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This is a day full of wow.

I have everything for my SpARC presentation put together. 9:20 tomorrow in room 210E of the science building, for those who want to come. I noticed during my talk that I really did spend more time explaining what fanfiction and YTMND are than what clearing the neighborhood is.

Am I nervous? A little bit. I guess I'm a little afraid I'm going to screw things up really badly, but on the whole I feel ready. It'll kick in a lot tomorrow.

I've been putting stuff off to an extent that is ridiculous. I have a number theory assignment due Friday, and I've hardly started. Unfortunately, it's the hardest of the lot, which makes sense because, well, it's the last one. Why on earth do I put off so much? And why on earth did I say it was fine to open the math center on Thursday night because the Calc II students have an assignment due Friday (by some weird coincidence, also for Dr. Koch)? Oh yeah. Because I volunteer for almost everything. *collapses* I should probably stop taking on so much stuff.

Also, my last.fm stuff is scrobbling again! Yay! For some reason it stopped over the last few days and started again. Weird.

Speaking of music, who on earth has a music collection with this many tracks? 200,000 tracks. Managing that would be a full-time job. Mine's around 5000 tracks, and I still barely manage to listen to everything.

I'm definitely e-mailing Jonathan Coulton to tell him I'm using "I'm Your Moon" in my SpARC presentation tomorrow. Yes, I really am, just to show how some people in the wider Internet community reacted.

Speaking of JoCo, here's a live performance at...somewhere. I don't remember now. He plays "Code Monkey", "Re Your Brains", and "Flickr". (Yes, he wrote a song about Flickr. It's pretty cool.)

Someone didn't learn eir US history, thanks to stupid_free. Wow. Yes, the guilty party is American. Just... wow.

poisonedwriter showed me this today: Mathematicians set Chinese test. It compares the Chinese pre-entry test to university and the diagnostic test for first-year English university students. WOW. Just... wow. Unfortunately I don't have the time to enter that competition, and I don't think Dr. Koch would be too pleased if I did this instead of the number theory assignment. Sad times. I want to eat my cake, too.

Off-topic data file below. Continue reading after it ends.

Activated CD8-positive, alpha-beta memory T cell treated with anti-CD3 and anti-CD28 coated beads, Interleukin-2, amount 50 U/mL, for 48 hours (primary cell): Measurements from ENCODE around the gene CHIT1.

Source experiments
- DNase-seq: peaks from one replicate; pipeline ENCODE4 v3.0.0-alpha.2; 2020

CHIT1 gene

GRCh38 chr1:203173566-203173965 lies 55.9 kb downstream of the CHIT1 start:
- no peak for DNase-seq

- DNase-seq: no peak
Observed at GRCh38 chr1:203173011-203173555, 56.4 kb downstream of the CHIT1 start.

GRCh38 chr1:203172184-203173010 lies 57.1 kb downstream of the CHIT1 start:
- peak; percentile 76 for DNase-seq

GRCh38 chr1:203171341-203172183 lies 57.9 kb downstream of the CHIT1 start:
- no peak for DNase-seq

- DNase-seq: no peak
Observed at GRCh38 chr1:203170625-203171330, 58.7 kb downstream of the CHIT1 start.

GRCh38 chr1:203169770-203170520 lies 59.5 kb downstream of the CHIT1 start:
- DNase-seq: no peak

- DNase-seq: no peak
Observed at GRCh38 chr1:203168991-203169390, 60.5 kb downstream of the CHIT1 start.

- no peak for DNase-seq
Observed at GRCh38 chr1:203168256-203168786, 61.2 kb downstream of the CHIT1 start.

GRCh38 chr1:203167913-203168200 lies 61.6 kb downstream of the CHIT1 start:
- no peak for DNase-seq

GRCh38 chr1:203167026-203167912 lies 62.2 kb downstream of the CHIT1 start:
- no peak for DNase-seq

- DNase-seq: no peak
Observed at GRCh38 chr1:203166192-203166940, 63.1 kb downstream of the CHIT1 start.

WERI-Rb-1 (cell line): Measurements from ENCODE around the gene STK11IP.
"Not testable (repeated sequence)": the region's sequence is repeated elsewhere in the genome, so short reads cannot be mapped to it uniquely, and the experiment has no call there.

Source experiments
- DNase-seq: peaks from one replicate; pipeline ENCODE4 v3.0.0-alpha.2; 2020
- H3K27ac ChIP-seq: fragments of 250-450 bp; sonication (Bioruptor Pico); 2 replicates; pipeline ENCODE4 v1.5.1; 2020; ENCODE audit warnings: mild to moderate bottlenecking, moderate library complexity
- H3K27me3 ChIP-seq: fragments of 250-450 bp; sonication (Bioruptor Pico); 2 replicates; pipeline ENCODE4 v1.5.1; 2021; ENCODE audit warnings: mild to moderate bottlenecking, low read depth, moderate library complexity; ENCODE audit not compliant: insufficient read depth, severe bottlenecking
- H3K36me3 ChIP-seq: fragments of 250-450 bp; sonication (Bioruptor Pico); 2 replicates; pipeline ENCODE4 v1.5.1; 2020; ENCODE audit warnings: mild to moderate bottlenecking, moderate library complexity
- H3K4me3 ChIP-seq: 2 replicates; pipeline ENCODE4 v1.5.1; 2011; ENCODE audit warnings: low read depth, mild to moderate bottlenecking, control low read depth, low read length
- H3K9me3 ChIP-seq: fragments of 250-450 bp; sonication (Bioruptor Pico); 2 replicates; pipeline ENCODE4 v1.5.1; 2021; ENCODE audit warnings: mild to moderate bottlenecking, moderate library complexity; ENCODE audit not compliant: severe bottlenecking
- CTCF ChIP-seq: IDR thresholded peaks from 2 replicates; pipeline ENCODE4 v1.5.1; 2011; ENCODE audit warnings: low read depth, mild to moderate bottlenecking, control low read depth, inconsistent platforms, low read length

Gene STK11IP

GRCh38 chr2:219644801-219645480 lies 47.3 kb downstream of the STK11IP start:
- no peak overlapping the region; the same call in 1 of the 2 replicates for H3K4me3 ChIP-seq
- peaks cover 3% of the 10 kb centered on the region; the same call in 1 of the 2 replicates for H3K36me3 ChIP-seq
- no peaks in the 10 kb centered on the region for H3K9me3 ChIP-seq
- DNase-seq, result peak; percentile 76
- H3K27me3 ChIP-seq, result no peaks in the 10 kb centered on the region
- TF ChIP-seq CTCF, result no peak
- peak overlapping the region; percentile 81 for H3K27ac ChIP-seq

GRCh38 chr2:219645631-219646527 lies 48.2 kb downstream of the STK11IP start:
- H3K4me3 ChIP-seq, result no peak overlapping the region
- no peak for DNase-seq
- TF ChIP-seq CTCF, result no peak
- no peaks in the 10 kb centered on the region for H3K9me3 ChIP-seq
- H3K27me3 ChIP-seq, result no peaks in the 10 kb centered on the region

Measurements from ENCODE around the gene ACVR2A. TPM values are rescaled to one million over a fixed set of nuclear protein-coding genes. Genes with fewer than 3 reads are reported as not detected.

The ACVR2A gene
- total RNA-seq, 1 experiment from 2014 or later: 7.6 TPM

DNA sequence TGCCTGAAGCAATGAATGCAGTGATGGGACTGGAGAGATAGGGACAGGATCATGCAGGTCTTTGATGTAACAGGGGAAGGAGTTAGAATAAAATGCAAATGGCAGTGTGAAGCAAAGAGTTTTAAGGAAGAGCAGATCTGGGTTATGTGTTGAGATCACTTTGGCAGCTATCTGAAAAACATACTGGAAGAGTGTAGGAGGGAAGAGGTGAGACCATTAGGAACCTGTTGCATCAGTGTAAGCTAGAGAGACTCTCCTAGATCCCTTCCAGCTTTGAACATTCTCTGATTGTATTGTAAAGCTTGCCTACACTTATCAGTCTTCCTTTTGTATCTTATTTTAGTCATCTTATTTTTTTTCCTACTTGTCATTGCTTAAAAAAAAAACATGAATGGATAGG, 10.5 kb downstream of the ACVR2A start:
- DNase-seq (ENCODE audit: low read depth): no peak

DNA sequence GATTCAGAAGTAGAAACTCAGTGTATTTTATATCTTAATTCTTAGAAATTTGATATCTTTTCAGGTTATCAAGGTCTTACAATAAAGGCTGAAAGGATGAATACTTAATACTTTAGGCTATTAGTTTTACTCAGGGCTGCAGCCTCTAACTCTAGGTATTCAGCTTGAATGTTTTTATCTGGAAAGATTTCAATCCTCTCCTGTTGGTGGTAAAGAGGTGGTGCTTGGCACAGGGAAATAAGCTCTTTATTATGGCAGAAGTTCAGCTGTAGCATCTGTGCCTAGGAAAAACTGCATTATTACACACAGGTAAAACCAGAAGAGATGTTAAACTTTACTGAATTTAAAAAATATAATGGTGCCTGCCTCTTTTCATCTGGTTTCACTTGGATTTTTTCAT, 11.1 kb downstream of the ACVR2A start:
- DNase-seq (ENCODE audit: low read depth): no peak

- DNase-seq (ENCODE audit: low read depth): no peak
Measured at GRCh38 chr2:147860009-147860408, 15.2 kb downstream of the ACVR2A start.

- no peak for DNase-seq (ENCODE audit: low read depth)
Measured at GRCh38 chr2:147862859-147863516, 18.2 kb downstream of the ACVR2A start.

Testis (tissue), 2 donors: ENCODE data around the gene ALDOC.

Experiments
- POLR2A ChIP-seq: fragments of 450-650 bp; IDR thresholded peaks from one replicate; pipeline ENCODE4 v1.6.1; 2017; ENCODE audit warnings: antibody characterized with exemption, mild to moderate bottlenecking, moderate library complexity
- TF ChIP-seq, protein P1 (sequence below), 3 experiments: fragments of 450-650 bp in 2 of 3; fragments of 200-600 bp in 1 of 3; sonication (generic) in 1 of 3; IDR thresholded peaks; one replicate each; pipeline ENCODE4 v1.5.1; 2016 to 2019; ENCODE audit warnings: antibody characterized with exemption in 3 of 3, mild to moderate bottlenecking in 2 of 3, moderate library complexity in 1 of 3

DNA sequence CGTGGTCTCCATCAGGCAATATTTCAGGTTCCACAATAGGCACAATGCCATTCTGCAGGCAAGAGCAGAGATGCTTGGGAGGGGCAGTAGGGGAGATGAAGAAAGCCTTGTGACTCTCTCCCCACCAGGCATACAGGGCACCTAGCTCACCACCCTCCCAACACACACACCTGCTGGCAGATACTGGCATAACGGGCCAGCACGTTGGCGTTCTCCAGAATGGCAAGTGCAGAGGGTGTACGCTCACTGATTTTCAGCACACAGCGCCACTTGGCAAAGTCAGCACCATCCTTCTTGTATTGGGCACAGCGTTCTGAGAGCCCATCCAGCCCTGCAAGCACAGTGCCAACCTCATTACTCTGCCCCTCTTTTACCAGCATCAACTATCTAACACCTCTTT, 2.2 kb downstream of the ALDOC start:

But that led me to this, an article saying that English schools were fearing for their standings in maths and sciences, so they were discouraging students from taking upper-level maths. No. NO. That's just the wrong way to go about it. If you're going to discourage them by telling them that it's hard, then they're going to believe that it's hard and that they'll never be good at it, and they'll live their entire lives believing it. What if they happen to be really good at math and it's their passion, but they don't find out until they take A-levels? I know people who were actually told they were bad at math, and they believed it. This happened to a really good friend of mine, and when she came to ASC, she took the easiest math class she could--finite math. She loved it. (Well, still loves it, since she's taking it this semester.) Not enough to be a math major, but it showed her that she doesn't have to be afraid of math. That's what's happening here--they're instilling fear of math into students before they can decide for themselves whether they like it or not.